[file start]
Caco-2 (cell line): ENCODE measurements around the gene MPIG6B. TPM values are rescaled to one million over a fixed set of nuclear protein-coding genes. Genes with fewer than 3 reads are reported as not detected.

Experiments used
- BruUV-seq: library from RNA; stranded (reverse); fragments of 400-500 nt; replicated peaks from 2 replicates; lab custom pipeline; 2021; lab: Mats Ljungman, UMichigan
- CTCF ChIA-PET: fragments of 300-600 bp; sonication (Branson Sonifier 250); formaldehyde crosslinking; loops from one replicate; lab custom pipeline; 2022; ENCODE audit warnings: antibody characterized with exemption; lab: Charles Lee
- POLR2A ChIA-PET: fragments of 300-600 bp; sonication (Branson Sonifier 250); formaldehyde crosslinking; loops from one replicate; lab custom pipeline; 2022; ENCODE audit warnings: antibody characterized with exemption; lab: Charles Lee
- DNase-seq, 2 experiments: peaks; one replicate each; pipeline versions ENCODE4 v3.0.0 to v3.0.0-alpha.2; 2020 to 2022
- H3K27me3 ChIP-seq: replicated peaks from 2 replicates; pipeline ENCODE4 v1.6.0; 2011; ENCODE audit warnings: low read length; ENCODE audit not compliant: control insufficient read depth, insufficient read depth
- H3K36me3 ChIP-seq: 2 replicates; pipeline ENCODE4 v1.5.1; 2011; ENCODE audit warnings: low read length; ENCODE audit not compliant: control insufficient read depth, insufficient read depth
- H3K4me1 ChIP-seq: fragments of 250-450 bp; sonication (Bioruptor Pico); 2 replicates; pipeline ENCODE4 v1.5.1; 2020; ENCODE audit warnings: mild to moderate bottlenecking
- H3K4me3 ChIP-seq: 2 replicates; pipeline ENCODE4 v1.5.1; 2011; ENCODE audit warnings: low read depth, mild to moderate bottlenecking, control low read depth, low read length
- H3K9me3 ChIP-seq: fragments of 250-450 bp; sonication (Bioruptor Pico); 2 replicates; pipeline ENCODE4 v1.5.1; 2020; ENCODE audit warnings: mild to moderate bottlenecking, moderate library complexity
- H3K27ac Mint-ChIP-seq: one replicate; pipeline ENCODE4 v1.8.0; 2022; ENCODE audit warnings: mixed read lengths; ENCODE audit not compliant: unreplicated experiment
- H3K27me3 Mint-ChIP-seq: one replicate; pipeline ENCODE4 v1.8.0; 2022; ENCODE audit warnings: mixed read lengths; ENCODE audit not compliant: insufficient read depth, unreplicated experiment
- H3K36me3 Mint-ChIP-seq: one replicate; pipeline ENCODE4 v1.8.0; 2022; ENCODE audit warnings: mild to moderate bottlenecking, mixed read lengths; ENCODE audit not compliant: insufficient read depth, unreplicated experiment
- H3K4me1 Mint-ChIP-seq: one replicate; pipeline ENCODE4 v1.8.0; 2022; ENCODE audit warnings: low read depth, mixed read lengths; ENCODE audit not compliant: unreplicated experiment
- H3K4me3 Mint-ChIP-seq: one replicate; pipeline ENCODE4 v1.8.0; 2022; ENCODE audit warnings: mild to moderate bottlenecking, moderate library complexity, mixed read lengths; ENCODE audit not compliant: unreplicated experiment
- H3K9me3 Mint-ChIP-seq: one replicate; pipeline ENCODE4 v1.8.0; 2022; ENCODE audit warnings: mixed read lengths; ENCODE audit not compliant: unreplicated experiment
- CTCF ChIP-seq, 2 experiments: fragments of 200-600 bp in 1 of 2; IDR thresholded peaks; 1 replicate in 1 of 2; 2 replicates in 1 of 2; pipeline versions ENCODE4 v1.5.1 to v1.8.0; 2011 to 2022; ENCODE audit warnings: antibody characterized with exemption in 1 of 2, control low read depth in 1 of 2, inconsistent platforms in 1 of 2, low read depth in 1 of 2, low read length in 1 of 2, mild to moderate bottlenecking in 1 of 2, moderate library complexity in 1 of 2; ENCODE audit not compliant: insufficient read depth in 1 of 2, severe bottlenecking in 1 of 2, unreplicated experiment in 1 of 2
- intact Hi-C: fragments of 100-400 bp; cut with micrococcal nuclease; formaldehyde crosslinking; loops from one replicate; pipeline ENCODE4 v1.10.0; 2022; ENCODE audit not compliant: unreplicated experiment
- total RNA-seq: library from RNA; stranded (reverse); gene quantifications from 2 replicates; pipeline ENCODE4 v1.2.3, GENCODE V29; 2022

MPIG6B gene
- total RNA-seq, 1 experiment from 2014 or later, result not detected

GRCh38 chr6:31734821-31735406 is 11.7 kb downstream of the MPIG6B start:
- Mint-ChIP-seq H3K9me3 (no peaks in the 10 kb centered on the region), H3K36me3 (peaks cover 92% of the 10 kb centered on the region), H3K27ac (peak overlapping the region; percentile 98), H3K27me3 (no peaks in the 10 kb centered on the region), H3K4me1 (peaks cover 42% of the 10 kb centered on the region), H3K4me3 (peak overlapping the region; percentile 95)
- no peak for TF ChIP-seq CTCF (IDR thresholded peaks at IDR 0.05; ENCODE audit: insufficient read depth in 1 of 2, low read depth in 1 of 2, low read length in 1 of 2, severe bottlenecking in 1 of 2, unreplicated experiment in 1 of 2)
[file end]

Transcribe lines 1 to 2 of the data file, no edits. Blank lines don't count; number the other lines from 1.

Caco-2 (cell line): ENCODE measurements around the gene MPIG6B. TPM values are rescaled to one million over a fixed set of nuclear protein-coding genes. Genes with fewer than 3 reads are reported as not detected.

Experiments used